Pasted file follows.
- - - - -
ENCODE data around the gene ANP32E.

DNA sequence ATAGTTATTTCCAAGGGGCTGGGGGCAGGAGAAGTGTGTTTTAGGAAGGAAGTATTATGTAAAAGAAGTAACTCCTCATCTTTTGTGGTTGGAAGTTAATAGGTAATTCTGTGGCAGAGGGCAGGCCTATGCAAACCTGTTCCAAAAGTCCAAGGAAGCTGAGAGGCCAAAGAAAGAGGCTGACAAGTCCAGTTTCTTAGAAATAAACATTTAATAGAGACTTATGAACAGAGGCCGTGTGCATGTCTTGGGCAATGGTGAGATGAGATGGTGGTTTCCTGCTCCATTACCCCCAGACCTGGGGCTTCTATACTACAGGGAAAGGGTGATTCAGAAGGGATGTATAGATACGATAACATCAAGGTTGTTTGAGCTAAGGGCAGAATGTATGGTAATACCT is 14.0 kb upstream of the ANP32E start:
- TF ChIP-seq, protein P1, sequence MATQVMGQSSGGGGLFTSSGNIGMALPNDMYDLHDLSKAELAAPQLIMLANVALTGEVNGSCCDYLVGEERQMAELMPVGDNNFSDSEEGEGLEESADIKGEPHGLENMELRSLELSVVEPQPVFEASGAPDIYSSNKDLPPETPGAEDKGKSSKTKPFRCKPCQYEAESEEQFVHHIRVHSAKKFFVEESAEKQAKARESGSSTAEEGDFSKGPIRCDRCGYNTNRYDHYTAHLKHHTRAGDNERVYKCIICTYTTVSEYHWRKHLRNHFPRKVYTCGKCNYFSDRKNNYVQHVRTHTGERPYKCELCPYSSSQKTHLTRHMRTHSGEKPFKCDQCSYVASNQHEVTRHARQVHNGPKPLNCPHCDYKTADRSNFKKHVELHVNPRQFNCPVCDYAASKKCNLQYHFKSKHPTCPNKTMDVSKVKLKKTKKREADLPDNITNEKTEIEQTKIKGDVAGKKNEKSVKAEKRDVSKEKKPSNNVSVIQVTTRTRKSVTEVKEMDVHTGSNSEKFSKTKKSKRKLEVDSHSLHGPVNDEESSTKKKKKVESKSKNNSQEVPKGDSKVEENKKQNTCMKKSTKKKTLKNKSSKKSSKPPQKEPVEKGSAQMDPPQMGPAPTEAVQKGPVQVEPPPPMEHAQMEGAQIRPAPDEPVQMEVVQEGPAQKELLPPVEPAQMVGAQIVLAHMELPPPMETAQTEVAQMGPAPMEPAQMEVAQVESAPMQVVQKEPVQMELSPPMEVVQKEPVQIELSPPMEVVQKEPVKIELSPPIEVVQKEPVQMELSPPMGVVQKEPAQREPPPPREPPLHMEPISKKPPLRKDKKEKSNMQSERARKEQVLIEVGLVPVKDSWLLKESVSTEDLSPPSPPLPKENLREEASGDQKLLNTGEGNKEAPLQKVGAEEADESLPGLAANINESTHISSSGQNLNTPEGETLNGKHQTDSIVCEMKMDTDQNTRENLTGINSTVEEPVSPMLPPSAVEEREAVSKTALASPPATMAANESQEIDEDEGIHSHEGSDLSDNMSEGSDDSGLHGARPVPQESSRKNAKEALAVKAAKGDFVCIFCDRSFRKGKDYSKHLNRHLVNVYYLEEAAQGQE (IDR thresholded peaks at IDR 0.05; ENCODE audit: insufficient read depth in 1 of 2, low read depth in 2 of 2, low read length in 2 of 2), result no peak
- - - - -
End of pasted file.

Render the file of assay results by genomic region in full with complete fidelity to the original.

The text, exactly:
ENCODE data around the gene ANP32E.

DNA sequence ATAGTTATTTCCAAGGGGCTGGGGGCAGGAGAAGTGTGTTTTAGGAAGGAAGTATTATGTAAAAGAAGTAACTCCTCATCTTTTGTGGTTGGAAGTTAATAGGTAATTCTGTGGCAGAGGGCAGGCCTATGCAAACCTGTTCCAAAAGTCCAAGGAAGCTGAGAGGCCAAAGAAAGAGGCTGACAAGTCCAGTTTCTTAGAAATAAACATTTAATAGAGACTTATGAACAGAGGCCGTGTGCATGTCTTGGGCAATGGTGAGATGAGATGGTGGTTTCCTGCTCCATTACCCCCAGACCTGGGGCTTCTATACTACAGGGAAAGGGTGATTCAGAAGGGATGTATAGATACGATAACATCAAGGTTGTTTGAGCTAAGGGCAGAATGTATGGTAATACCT is 14.0 kb upstream of the ANP32E start:
- TF ChIP-seq, protein P1, sequence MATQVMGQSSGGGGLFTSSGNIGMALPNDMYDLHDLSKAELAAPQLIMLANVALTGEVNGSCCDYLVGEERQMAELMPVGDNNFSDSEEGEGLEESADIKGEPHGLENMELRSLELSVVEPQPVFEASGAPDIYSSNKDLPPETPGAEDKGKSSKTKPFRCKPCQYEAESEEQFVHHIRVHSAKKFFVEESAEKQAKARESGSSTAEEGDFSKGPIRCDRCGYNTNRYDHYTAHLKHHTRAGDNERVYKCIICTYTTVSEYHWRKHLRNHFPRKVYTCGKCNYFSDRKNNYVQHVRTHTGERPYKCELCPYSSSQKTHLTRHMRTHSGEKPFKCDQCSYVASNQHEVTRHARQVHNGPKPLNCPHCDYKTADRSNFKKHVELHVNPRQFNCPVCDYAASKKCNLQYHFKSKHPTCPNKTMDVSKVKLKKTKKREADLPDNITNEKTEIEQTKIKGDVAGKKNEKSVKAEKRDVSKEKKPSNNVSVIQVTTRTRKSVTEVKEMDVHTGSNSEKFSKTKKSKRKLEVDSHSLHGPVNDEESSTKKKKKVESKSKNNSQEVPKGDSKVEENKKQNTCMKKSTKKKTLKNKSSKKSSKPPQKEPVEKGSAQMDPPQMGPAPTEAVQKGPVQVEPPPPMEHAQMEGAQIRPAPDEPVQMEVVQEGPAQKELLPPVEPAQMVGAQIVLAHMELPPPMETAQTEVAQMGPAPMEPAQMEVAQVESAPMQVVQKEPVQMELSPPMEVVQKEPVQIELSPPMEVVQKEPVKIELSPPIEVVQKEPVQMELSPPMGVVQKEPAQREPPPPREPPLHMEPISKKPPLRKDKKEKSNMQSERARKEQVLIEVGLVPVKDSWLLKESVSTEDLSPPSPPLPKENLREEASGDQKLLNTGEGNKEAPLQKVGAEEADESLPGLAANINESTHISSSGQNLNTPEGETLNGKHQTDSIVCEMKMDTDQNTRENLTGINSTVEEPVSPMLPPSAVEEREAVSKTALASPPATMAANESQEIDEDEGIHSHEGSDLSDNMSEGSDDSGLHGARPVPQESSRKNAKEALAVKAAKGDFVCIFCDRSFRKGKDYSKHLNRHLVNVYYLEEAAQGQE (IDR thresholded peaks at IDR 0.05; ENCODE audit: insufficient read depth in 1 of 2, low read depth in 2 of 2, low read length in 2 of 2), result no peak